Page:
How do you get Happy as an Audiophile?

There’s an interesting, relatively modern take on mental health called Positive Psychology. While not without it’s faults and detractors, PP has a very interesting approach. Instead of asking questions on the axis of illness and diagnosis PP asks questions on the scale of happiness:

What is it that makes you more or less content with your life and in your pursuits? How can these actions, events or states be codified and applied as general principles?

In the spirit of PP then I ask:

How do you get happy? What advice would you give an audiophile that asks "What is satisfying about being an audiophile, and what are the approaches that get me there? Do you personally know the answers for yourself? "


CANI. Continual and Never-ending Improvement.

As long as I'm making "progress" on something. Even if it's just painting or cleaning the joint. I get pretty happy!

And Merry Christmas E.


I get happy just by clicking a few switches, pressing a few buttons, and twisting a couple of dials -- and then enjoying good sounds.

Audiophile or not, I try to take a moment every day, to look around my surroundings (works well on the golf course) and just remind myself how fortunate I am.  Not to be corny about it, but let's be honest, anyone on this site aint living in a tin shack on Haiti?  Seasons greeting to one and all, however you choose to celebrate the time.  

Reading about acoustic....

And simple thinking about S.Q./price ratio analysis..

Taking anything useful from my basement to create devices...

Buying nothing after my three basic pieces of gear were rightfully chosen....

This way i feel  happier by the day....


Can't answer. Was never happy with my system when I considered myself an audiophile. Audio Nervosa I believe it is called. Anyway, somehow I figured out that I just like listening to music and particularly music that I like, music that speaks to me. I quit upgrading my system and buying and listening to only music that "sounds" great.

Now I'm a happy music listener. Yes, listening on a good/great sounding system is a plus and is special to me. However, I can be happy listening to good music, (to me)music, of all genres, even on a pedestrian system. In fact, I do it regularly when I get together at friend's homes to listen. They are normal people. Never suffered from the dreaded...

This is not a condemnation of audiophilia. Tried it. It just didn't work for me.

There's a saying- how you do anything is how you do everything. I think it applies to audio as well.

I just love listening to music reproduced well in my home. In addition, I love the pursuit of trying to enhance the whole experience.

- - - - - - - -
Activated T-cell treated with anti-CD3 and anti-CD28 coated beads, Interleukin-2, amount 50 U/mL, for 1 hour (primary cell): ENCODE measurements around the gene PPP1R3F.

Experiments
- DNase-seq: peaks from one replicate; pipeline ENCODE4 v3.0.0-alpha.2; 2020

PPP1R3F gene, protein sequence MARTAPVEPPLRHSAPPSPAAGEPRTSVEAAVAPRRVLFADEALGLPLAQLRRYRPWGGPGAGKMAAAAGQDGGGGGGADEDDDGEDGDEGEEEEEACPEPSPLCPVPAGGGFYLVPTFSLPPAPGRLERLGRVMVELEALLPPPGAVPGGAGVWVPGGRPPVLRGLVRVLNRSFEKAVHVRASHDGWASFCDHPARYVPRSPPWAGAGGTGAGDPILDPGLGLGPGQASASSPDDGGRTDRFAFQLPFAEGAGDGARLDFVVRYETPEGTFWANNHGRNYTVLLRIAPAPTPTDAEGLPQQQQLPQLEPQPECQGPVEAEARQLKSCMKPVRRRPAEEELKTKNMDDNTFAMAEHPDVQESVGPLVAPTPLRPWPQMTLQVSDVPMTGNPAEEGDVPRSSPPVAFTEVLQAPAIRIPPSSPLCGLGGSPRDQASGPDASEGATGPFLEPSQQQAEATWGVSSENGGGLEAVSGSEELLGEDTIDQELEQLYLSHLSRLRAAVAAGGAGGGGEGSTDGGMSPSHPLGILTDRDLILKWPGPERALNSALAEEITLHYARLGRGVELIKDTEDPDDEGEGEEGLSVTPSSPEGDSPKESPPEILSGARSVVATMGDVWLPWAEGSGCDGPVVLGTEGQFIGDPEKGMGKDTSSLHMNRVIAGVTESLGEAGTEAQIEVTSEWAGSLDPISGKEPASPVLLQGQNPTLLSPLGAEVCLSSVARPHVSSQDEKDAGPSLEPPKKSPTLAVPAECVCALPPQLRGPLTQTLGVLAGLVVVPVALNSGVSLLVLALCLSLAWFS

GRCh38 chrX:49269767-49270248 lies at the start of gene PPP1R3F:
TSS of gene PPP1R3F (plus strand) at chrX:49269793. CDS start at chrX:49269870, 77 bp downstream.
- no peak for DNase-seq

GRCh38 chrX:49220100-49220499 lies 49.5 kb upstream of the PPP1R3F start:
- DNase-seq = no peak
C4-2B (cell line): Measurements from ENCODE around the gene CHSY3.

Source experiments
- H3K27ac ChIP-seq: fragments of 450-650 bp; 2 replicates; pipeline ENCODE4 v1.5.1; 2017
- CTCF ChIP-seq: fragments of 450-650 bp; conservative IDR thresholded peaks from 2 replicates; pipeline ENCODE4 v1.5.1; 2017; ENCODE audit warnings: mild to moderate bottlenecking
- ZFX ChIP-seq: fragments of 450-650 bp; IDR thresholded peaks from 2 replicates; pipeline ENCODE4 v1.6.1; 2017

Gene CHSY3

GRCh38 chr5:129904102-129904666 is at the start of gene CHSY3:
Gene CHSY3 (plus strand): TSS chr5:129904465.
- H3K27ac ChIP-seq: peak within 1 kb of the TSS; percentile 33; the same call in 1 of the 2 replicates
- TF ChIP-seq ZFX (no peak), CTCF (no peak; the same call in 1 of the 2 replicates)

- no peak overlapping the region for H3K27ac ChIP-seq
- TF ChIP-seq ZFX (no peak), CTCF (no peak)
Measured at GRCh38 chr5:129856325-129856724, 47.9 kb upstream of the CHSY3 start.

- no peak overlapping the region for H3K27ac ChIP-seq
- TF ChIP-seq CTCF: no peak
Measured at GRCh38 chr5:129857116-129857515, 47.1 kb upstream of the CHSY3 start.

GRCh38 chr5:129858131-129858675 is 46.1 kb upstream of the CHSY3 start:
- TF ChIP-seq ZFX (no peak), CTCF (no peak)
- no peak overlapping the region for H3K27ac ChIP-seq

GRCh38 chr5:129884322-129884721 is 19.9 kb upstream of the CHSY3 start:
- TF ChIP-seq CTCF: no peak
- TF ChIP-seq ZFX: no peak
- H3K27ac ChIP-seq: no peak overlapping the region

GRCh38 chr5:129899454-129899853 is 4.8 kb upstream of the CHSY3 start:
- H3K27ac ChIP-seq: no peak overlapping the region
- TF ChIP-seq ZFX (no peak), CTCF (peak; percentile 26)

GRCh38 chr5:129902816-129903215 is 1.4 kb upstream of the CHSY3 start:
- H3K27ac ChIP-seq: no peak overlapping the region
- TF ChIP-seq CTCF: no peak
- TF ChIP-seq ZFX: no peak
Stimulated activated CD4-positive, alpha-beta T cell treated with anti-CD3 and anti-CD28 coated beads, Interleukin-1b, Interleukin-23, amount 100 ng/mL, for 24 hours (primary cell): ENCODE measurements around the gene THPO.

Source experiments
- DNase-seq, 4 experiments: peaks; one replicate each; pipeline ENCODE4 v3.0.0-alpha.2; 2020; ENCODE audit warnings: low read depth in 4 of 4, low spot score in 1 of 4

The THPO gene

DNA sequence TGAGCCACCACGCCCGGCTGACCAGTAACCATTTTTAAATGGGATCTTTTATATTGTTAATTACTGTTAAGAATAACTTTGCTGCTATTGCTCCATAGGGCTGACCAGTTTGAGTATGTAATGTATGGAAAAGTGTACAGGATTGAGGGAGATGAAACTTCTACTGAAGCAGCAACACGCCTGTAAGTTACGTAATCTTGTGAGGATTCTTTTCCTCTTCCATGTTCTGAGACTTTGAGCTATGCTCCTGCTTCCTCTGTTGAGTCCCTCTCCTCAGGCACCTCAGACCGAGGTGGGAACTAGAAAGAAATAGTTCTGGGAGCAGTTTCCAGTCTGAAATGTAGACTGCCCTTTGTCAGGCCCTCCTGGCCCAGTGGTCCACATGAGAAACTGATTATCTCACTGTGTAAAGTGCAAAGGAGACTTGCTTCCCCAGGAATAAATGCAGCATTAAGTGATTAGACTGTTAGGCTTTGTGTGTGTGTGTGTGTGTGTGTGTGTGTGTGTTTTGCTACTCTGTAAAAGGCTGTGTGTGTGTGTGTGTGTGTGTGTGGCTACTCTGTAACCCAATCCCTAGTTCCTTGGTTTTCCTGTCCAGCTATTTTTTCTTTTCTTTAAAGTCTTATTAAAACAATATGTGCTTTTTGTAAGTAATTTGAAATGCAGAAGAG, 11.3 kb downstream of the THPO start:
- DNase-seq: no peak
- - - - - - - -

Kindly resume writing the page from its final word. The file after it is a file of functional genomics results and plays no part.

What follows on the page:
When "I'm there," that's when I'm happy.  That sense was achieved by listening to some astounding Lamm ML-2.2 SET monos; it was pure magic.  Of course I can't afford that, but I can collect enough change between the sofa cushions to buy say a pair of  Lamm ML-1.1 monos.  If I can just get say within 85% or 90% of the ML-2.2 monos, then that's good enough!  :)   Happy Holidays all.  

Happy is elusive feeling and illusion people be happy all time is crime against human. Live life of deep purpose if seek hard play hard learn best focus learn being bored okay if it fill purpose. Be happy is like woman finding shoe for dress. Bless all.

I play Grieg's Peer Gynt Suite, followed by Steely Dan's Gaucho.  IMHO, happiness is based on perspective.  Call me a happy bot.

Hi, great question and great answers so far! I can only speak for myself when I say the thing I was chasing was a level of competence and confidence in that what my system components created was thought through. 
I just wanted to know I had purposefully decided to use components based on merit and for me the knowledge of that merit came from trying different stuff. 
I also really try to have a story for the separate pieces and I think that I can hear the effect of changing out speaker cables because of the way I feel about them. 
For example, I have an armboard made from a plywood shelf out of a nice old Capehart cabinet. I also try to look at my system since for me its all about how the piece comes across when in use. 
In the end I am trying to recreate the feelings that I had when plugging headphones into my dad's system and dropping the needle when I was nine listening to Long distance Voyager by the Moody Blues for around three months in 1983. 
The emotional connection to the music should be clear and if anything is getting in way of that either by it being terrible or maybe too good even you might want to keep searching. I know thats what I do and its what keeps me trying new pieces. And man its hard when you let the wrong thing go, am I right?!!

In high school, I had one those all in one units. Kept it shiny and doted over it. In college, I had a decent Pioneer system. Wasn't bad, wasn't great but it was somewhat close to a real system. Then I had a Honda Prelude with hail damage. Great car with a good audio system. It was fast and I totaled it. Then I had this wireless system that I could plug an iPod into. It ruled. Could listen to music outside through an actual speaker. Wow. Then I had my phone with a portable speaker. Very practical for my age. Then I had nothing for 10 years. Now, I have a system worth all of those multiple times over. So, am I happy? Heck yeah! The music has never sounded so good! 

"How do you get happy?" 

This is what I've observed...